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Cancer of the bladder is the fourth most common malignancy among males and the tenth most common malignancy among females. Each year in the United States, over 50,000 people develop bladder cancer, of whom more than 12,000 ultimately will die of this disease.

Bladder cancer tends to occur most commonly in individuals over 60 years of age. Cigarette smoking and exposure to certain industrially used chemicals (derivatives of compounds called arylamines) are strongly associated with the development of bladder cancer. The vast majority (approximately 90%) of these cancers originate in the lining cells of the bladder, known as urothelium or transitional epithelium.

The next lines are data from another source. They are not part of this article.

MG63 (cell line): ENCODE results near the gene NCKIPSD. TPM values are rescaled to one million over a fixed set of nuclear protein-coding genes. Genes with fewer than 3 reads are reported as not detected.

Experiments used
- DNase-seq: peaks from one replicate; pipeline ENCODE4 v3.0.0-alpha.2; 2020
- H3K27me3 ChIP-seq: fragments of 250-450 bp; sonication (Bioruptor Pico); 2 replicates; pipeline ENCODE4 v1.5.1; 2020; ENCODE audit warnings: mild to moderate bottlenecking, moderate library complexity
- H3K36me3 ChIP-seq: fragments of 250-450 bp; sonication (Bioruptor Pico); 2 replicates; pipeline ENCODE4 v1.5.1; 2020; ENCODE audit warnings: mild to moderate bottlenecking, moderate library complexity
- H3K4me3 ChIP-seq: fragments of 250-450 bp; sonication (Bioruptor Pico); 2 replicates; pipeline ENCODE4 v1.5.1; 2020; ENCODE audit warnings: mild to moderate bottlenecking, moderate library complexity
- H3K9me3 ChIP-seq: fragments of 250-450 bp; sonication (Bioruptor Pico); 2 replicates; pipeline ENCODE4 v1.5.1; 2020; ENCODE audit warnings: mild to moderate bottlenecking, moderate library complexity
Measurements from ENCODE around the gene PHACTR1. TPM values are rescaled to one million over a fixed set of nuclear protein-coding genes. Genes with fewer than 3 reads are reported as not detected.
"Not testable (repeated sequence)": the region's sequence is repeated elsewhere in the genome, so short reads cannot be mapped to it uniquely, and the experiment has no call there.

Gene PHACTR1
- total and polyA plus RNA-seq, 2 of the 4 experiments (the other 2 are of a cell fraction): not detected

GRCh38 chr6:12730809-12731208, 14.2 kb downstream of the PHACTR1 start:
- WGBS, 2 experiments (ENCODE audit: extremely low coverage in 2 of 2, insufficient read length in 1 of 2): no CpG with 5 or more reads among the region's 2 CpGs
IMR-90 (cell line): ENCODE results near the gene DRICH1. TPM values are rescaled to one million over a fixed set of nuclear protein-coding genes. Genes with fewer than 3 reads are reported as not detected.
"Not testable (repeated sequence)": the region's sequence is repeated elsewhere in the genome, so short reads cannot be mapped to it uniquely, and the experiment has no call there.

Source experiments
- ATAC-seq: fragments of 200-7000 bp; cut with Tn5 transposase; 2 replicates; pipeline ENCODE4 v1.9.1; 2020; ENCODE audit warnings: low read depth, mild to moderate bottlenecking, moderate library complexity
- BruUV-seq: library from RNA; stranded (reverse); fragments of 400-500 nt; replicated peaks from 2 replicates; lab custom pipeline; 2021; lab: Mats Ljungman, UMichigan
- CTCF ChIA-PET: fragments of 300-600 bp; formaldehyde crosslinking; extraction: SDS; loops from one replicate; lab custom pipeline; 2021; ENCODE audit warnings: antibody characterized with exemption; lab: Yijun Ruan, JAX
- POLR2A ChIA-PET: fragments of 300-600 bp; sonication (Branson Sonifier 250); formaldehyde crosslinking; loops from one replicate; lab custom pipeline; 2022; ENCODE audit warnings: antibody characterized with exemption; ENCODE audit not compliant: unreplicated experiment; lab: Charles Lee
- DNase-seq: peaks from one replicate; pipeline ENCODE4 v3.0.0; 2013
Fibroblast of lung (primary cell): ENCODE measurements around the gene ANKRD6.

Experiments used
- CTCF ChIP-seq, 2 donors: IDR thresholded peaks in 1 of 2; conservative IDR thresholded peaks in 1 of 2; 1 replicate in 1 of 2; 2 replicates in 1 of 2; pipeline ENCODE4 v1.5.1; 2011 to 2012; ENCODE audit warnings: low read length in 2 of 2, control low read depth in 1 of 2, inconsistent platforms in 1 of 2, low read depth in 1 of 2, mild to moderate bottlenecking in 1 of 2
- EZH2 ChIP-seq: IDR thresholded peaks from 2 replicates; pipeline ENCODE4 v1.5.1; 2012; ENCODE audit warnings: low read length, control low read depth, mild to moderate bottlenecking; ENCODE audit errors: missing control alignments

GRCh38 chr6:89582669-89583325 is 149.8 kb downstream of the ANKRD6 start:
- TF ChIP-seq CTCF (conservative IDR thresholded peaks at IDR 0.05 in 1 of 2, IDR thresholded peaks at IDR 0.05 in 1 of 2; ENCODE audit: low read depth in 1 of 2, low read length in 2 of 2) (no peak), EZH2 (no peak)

The Johns Hopkins Medical Institutions is a leader in the treatment and investigative study of bladder cancer. We have created this Web site to give patients and physicians access to the latest clinical and research developments related to this disease, as well as to the multidisciplinary team assembled here to fight bladder cancer.



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WHAT'S NEW:

Creation of Bladder Cancer Tissue Microarrays

Through the use of high throughput genetic technologies, such as cDNA microarrays and serial analysis of gene expression (SAGE), numerous new markers of cancer have been identified. read more >

  
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